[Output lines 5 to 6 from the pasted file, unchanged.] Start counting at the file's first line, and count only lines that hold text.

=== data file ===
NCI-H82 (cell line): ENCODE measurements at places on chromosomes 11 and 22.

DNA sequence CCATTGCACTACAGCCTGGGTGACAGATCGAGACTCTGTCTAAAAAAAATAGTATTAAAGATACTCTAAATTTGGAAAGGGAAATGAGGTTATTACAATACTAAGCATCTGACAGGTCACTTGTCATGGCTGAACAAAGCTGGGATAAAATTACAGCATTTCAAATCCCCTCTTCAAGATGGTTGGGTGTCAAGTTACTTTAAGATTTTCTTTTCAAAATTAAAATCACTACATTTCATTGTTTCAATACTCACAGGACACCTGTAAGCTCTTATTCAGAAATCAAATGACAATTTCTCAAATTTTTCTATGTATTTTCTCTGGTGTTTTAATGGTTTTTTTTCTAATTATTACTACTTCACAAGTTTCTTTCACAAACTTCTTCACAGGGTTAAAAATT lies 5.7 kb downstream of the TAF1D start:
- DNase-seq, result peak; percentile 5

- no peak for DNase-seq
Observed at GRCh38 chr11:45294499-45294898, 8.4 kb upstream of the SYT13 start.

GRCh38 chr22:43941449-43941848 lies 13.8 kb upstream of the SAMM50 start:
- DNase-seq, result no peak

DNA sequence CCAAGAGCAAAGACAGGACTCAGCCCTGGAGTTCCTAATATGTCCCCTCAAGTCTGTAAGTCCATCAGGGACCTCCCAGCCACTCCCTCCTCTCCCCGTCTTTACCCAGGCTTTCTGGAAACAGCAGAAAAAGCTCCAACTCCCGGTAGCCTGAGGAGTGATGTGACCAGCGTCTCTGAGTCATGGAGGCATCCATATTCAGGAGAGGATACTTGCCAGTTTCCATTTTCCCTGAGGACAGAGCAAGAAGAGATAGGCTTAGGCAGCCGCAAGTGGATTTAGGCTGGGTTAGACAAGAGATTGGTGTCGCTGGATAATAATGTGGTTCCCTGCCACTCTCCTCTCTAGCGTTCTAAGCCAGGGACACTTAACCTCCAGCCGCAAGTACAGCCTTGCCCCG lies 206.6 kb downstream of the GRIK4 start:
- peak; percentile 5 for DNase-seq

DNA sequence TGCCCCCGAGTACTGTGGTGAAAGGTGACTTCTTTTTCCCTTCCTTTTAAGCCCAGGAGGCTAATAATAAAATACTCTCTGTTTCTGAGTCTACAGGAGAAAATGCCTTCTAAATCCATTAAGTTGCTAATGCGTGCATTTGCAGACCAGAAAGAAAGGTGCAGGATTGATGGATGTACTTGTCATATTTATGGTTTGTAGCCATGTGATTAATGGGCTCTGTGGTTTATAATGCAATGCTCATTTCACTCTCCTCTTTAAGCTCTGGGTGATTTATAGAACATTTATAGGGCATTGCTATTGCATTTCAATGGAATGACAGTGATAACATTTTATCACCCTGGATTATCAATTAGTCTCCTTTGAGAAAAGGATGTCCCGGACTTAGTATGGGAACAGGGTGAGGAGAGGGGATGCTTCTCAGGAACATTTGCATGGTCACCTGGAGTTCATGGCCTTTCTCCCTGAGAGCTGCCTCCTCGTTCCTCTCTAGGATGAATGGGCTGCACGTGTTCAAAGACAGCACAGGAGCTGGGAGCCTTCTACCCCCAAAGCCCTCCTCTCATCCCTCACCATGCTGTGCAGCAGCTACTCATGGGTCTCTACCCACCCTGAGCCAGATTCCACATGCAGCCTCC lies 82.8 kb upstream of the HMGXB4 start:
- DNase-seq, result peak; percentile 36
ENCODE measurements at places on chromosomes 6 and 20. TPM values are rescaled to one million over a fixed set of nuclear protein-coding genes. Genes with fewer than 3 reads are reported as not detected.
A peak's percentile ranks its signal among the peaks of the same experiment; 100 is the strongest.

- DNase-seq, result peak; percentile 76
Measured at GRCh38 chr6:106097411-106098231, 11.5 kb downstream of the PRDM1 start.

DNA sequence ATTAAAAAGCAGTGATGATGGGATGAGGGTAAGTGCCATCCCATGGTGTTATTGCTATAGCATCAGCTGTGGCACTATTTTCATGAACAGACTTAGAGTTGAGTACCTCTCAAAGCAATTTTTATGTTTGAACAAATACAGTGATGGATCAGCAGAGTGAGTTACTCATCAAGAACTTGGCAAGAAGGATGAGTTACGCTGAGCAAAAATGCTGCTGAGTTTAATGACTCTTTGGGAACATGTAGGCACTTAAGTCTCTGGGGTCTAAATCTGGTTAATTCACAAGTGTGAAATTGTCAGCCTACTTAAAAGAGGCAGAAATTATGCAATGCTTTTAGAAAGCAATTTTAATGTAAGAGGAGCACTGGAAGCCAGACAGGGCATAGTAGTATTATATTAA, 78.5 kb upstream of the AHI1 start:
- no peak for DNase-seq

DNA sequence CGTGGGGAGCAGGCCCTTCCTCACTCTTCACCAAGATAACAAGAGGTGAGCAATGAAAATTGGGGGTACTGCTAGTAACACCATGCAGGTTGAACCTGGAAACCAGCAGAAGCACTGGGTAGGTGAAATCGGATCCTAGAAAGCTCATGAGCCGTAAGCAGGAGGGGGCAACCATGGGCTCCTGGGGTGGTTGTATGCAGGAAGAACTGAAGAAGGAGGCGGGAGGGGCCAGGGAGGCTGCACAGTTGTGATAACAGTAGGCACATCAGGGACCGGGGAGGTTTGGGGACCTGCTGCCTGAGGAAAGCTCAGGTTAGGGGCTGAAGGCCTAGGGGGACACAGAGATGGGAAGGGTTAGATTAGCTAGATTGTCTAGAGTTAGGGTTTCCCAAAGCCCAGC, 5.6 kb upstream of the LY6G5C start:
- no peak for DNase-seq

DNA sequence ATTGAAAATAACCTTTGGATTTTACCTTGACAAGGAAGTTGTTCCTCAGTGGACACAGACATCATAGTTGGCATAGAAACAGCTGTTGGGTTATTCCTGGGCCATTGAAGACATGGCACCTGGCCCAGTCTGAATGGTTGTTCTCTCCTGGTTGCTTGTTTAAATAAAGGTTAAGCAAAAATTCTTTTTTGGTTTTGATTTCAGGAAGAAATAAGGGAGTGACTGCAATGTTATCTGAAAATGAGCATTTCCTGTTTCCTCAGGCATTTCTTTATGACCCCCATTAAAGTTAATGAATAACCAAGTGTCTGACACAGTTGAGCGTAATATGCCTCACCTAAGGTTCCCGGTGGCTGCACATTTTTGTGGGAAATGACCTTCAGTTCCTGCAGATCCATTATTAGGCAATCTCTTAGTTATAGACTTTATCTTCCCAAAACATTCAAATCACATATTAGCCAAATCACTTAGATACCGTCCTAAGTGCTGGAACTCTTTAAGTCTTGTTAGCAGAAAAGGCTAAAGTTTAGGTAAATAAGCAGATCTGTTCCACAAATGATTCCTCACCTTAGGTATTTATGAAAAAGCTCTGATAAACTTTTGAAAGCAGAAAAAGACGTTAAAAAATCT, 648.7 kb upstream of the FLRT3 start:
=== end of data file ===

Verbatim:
Observed at GRCh38 chr11:45294499-45294898, 8.4 kb upstream of the SYT13 start.

GRCh38 chr22:43941449-43941848 lies 13.8 kb upstream of the SAMM50 start: